The obsessive focus on “global perspectives,” in the terminology of the Michigan Department of Education, ignores a key aspect of the contemporary global situation, namely, the worldwide predominance of ideas and institutions whose origins are deeply rooted in the history of Western Civilization. China, a rising world power and the most populous nation on earth, provides an outstanding example. The current official name of China is the People’s Republic of China, a nomenclature which reflects the reality of their adoption of Western political and economic ideas. Their political and economic system is a mixture of the free market ideas which originated in early modern Britain; the ideas of Karl Marx, a German-born Jewish immigrant to Britain; and the democratic and republican political ideals of the Greeks and Romans. The native tradition of Confucianism, which dominated political, economic, and social thought in China for millennia plays no role outside of certain lasting and largely unconscious vestiges in custom and perspective. In the popular uprisings which overturned traditional Chinese government and culture in the first half of the twentieth century, the Chinese largely discarded and destroyed their own Confucian cultural heritage, intentionally reforming their nation along a Western model.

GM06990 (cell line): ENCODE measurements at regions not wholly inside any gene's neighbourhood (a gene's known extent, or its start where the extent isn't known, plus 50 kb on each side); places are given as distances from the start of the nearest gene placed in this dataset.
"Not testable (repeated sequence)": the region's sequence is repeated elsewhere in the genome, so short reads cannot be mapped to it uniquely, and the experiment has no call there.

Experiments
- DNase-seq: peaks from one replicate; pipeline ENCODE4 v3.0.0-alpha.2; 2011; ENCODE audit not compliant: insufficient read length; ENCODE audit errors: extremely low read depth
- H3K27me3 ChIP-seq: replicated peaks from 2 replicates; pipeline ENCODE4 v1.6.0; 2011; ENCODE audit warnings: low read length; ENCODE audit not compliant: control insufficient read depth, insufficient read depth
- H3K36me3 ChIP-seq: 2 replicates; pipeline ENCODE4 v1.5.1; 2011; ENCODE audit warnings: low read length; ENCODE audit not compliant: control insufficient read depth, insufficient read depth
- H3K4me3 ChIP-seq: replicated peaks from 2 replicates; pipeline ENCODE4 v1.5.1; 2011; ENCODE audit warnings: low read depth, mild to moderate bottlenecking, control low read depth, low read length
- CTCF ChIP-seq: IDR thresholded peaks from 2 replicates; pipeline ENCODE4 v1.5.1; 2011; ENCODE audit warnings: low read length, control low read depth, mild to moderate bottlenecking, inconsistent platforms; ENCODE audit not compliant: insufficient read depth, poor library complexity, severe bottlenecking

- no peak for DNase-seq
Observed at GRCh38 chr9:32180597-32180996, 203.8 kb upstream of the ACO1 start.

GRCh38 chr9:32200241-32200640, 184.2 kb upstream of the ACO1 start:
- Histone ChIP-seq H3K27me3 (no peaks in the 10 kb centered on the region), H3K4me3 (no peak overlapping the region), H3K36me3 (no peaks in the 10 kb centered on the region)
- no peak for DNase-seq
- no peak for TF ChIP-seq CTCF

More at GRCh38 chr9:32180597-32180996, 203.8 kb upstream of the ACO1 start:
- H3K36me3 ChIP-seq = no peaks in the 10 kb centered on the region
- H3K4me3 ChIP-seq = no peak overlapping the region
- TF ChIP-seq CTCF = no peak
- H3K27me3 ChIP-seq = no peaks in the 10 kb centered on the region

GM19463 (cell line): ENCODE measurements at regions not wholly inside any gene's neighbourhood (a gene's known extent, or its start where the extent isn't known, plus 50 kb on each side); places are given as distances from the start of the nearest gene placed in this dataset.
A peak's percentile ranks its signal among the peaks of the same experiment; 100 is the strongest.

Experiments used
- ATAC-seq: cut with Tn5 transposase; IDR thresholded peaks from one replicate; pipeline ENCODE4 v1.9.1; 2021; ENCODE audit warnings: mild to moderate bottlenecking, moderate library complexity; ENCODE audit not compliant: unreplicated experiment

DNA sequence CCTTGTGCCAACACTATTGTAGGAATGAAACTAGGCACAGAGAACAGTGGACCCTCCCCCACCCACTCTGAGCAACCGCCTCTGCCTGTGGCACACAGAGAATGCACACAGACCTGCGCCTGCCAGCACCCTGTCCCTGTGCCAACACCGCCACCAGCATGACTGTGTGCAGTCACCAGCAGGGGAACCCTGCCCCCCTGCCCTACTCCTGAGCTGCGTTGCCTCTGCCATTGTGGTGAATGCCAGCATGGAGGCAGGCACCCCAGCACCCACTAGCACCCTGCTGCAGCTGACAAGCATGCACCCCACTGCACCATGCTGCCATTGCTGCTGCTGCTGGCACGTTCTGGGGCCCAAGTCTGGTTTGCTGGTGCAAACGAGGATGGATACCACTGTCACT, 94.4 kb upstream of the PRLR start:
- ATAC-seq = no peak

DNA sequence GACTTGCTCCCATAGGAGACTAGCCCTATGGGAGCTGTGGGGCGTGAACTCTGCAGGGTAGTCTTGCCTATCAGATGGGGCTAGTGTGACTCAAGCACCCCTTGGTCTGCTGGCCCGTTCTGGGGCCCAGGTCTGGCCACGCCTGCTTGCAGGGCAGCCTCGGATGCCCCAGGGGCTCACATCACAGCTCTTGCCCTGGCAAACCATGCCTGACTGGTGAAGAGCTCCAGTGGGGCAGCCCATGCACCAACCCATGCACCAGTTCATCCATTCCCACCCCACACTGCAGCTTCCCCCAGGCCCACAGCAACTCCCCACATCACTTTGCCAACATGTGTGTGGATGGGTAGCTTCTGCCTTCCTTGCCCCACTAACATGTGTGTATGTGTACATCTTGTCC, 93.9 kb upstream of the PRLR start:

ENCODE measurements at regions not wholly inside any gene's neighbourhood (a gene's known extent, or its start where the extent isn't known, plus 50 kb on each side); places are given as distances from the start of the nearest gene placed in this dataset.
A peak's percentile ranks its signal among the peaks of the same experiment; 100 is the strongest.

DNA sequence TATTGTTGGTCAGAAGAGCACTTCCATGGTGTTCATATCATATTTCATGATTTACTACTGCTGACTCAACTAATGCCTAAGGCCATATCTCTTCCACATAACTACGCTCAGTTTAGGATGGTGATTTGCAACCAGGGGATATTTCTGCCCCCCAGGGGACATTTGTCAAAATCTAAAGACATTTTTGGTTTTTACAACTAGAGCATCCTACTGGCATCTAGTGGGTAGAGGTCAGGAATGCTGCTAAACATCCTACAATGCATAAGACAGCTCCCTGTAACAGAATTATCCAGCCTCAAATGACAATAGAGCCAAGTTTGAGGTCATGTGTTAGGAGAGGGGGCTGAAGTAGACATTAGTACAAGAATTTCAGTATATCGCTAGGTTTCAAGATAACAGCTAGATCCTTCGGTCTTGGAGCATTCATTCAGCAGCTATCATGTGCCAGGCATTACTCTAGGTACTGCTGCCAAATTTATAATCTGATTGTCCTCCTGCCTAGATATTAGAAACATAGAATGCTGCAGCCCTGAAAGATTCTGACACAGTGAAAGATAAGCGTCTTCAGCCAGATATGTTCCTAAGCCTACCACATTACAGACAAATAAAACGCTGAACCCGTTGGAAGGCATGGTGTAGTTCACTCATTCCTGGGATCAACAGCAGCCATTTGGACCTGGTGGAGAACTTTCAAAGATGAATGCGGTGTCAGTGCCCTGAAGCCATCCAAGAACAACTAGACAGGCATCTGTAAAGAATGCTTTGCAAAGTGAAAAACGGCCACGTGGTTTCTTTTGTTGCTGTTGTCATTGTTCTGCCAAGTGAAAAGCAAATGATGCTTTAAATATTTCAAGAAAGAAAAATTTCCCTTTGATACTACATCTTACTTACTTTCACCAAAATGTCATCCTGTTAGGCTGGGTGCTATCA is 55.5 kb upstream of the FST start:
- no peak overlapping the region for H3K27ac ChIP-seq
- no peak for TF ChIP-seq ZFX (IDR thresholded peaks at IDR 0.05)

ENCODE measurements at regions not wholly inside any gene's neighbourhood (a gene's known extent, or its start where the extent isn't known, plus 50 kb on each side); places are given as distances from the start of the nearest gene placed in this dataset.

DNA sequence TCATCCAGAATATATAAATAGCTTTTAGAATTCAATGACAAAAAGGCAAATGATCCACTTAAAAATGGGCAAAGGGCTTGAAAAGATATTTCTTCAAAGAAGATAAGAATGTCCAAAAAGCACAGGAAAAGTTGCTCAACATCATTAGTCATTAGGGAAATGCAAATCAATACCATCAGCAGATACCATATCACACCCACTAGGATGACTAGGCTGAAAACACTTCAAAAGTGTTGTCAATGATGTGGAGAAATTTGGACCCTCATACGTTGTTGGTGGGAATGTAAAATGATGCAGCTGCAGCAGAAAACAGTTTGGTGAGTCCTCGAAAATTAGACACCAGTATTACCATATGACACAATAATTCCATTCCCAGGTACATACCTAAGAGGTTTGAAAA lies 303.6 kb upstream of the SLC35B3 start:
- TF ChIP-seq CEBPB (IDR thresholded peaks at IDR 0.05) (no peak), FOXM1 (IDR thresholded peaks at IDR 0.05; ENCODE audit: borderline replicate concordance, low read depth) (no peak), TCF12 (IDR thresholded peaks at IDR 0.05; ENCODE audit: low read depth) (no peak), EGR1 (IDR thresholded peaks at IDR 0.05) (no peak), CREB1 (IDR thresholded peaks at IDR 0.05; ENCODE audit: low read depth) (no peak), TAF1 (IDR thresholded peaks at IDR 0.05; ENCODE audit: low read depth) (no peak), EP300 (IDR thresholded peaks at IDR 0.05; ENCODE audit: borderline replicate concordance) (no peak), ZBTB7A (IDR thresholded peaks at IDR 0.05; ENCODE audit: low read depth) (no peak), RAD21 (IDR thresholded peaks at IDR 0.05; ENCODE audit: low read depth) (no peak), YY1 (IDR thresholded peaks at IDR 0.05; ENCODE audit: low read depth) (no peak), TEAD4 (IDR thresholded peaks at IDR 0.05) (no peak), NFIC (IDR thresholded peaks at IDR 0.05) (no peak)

The same is true in large part in India, another rising world power and the second most populous nation in the world. One of the great historical ironies of the twentieth century is the overwhelming inspiration ideas with Western origins provided to the nationalists and anti-colonialists in Asia, Africa, and Latin America. Nowhere is this more amply demonstrated than in India, where the leaders of the nationalist movement were almost to a man educated in Western schools, or in Western-style schools in India. The most famous leader of the independence movement in India, Mohandas Gandhi, for example, received his primary and secondary education in schools administered by the British government. All but one year of his post-secondary education was completed at University College London.